Israel: Workers’ struggles intensify despite Histadrut betrayal

Another wave of strikes, workers’ struggles and anti-capitalist demonstrations is being felt in Israel just two weeks after the Histadrut trade union federation reached an agreement with the finance ministry ending sanctions in the public sector. The agreement between the trade union bureaucracy and the government headed by Ariel Sharon and his Finance Minister Binyamin Netanyahu, was signed after the Histadrut agreed to mass lay-offs in the public services and state-owned companies in return for changes in the government’s austerity plan for 2004’s budget.

Subsequently the Union of Local Authorities (ULA) renewed its threats to take strike action in schools, announcing “at the end of the month we will be returning the responsibility for education services to the government.”

At the end of December, workers protested against the cuts of NIS 0.5 billion from the education budget. That strike ended with negotiations, which stalemated a week ago. Thousands of municipal workers and dozens of mayors demonstrated in front of the Finance Ministry in Jerusalem in protest over Netanyahu’s plans to lay off thousands of workers, among them teachers and social workers, and cut the local authorities’ budget by more than NIS 2 billion. Among others, municipal workers will not receive the public, school buses will stop running and welfare services will be closed.

The ULA is demanding that the government return NIS 1 billion to the local authorities’ budgets. Most of the money would be used to balance the budget deficits of struggling local authorities. In addition the ULA is demanding that the treasury return NIS 670,000 to education and welfare budgets previously transferred from government ministries to the local authorities.

Israel’s general health service has announced the firing of 350 workers in community clinics. The employees, all of whom are considered temporary, will be laid off as part of a special agreement with the union. The service’s management tried to fire a larger number of workers due to its NIS 400 million deficit, but made limited concessions during the year-long negotiations that included a formal declaration of a workplace dispute. The 350 workers to be fired will join another 600 workers who voluntarily left the service or took early retirement last year.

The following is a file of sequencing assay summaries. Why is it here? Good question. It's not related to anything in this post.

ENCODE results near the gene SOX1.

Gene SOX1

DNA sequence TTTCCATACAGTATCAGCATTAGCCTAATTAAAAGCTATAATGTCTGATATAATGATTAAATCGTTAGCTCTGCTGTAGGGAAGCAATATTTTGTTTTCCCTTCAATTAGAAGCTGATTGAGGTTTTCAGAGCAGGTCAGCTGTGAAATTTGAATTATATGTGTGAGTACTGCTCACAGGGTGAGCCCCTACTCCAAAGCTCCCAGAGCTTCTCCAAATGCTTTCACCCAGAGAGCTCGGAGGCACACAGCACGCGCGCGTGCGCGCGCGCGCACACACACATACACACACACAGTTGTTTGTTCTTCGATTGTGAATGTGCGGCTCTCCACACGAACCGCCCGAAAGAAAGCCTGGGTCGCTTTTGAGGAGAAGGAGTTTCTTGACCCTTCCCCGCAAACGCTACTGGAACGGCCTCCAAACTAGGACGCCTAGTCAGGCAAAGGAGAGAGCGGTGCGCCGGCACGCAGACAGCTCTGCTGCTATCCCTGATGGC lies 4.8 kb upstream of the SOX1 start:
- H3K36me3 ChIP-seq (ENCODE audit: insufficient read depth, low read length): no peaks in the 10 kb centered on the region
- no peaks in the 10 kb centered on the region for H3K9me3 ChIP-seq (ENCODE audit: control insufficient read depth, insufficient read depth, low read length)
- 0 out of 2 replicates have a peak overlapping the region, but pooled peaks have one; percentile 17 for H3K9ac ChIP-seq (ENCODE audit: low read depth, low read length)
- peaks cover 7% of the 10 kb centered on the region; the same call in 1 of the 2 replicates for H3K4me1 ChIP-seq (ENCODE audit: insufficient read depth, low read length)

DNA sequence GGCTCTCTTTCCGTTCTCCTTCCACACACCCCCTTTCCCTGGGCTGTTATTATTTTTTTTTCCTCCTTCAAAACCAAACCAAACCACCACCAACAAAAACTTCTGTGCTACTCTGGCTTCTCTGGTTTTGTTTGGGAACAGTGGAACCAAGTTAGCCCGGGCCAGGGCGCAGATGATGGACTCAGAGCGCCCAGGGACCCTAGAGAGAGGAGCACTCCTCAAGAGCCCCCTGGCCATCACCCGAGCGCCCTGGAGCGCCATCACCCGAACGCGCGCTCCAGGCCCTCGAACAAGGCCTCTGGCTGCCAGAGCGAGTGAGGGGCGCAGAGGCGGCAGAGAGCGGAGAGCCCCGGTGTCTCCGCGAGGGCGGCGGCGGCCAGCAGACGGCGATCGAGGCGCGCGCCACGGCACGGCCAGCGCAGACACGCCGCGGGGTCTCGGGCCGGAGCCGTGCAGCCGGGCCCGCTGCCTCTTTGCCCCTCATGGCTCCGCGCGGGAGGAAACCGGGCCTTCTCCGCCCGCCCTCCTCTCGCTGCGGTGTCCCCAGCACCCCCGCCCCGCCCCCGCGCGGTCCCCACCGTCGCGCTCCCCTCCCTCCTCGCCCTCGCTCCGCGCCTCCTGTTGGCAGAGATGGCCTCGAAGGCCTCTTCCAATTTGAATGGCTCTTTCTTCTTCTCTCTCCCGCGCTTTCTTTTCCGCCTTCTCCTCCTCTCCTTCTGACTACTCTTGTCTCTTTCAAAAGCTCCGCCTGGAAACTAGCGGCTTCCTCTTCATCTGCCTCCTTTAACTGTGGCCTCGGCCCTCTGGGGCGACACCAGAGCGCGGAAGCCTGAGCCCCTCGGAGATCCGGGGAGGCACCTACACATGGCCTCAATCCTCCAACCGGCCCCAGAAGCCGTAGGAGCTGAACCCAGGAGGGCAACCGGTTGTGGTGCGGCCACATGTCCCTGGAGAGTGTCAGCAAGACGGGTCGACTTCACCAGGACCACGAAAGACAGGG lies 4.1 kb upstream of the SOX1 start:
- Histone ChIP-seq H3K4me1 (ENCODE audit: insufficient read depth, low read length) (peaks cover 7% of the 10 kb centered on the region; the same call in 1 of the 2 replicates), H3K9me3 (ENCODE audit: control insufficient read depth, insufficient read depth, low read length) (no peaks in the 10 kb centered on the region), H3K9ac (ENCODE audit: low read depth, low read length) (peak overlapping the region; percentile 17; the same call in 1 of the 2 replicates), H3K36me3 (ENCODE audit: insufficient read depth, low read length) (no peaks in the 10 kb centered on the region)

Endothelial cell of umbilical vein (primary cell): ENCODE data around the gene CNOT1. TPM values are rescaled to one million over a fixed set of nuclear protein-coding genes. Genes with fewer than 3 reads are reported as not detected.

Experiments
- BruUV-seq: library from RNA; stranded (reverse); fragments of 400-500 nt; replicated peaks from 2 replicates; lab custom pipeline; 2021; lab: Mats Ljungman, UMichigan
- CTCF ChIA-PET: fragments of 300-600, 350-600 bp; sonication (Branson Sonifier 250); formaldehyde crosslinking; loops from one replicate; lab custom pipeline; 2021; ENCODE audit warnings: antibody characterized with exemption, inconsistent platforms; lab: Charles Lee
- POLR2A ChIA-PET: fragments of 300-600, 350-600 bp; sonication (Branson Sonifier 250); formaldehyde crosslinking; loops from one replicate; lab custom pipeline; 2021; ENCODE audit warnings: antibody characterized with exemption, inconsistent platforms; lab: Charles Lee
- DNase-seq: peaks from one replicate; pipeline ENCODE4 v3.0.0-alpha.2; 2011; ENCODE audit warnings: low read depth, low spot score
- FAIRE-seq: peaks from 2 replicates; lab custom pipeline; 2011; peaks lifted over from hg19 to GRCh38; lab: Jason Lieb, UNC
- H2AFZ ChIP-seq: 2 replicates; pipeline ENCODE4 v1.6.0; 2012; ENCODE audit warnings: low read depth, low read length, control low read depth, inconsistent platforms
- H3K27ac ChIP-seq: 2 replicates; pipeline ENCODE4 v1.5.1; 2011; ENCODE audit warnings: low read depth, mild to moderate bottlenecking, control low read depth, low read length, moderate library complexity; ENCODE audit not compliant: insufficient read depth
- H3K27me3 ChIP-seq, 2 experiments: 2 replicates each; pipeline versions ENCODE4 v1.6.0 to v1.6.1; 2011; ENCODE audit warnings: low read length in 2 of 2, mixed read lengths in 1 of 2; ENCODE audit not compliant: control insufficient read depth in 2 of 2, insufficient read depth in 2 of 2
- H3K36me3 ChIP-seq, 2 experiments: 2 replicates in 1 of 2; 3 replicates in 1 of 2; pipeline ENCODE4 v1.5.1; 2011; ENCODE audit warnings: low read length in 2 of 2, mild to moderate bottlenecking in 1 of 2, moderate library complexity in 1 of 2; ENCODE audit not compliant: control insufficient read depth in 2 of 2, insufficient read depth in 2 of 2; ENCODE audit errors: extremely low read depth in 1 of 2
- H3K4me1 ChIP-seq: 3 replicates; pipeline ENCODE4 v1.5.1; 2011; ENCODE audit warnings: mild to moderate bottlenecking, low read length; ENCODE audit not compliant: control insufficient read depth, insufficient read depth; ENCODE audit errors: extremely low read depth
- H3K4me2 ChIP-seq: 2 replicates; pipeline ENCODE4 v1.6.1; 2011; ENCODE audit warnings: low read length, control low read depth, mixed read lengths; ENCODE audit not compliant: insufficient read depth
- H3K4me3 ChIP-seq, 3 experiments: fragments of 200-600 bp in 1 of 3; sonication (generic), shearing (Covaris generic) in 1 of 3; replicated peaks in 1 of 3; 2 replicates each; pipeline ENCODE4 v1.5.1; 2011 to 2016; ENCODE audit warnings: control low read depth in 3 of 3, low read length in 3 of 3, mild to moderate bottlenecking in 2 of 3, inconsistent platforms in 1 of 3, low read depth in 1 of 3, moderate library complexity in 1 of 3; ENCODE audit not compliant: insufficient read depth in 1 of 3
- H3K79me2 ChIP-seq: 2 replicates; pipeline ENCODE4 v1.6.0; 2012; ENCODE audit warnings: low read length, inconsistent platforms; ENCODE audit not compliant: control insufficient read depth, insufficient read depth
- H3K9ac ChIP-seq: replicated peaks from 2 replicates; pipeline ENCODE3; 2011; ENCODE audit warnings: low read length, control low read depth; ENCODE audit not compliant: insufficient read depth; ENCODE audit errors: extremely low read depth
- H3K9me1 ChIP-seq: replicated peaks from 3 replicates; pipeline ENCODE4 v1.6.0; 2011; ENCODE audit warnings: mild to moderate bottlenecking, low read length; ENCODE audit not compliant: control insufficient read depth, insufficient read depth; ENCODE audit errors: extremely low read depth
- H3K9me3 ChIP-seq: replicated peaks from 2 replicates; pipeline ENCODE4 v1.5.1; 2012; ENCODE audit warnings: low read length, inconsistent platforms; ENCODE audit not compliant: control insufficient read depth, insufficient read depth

The daily Haaretz reported, “[the service] preferred to fire the 350 temporary workers, because their severance costs were relatively low compared to veteran or tenured workers. The employees were all hired after 1999, and were included in ‘second-generation’ work agreements with lower benefits than veteran workers and with salaries 22 percent lower than permanent employees. By firing these workers before they reach permanent employee status ... [the health service] will reduce its deficit by tens of millions of shekels in five years.”

The struggle continues in the Histadrut’s Longshoremen’s Union, which declared a labour dispute a week ago—blaming the government and the Ports Authority for breaching signed labour agreements. Technically, 15 days after declaring a labour dispute, workers have the right to strike.

Adva center, a leading Israeli center for Information on Equality and Social Justice, published sharp criticism of Netanyahu and Sharon’s plan. The budget proposal for 2004, under the unintentionally ironic title, “‘ Plan for the Recovery of the Israeli Economy—Stage Two”, is, Adva commented, “a direct continuation of the destructive fiscal policies promoted by the Sharon governments over the past two years ... many of the economic measures taken in Israel had little to do with the need to reduce government spending in the wake of a decrease in tax revenues: rather, they were a reflection of, firstly, a right-wing, neo-liberal social and economic agenda, aimed at downsizing the state, at up fronting the role of big business in political and social affairs, at debilitating the unions, lowering the cost of labour and diluting the social support systems.

“Under the pretense of ‘the public coffers are empty’, the governments of Israel have been carrying out a right-wing social revolution, tearing asunder structural and constitutional arrangements that have been in existence for years,” it stressed.

The center argued, “The pretense of ‘the public coffers are empty’ cannot explain the way in which the Government chose to cope with the conflict and the terrorist attacks. It was not a matter of ‘safeguarding home and hearth’, as contended, but rather one of repeatedly re-conquering Palestinian territories, weakening the Palestinian Authority, holding on to all the settlements and even expanding them. Despite the fiscal crisis and the threat of a financial crisis, the Government was able to find large enough sums of money to increase the defense budget, to keep a large army busy defending the settlements, and even to invest billions in a wall, whose cost is far higher than originally planned, after its location was determined in such a way as to bite off huge chunks of Palestinian territory. These measures did not contribute one iota to economic stability.”

The report concludes: “The acts of the Sharon governments over the past two years have exacted an enormous price and dealt a devastating blow to broad sectors of Israeli society. The combination of a right-wing social and economic policy and an aggressive foreign policy led to the transfer of a growing portion of the collective wealth into the hands of the few; an increase in the financial burdens of the middle class; an increase in the ranks of the poor; and a weakening of the states’ ability to maintain a reasonable balance between rich and poor.”

The entire document can be found at http://www.adva.org/Budget2004TwoYearsDestructivePolicies.htm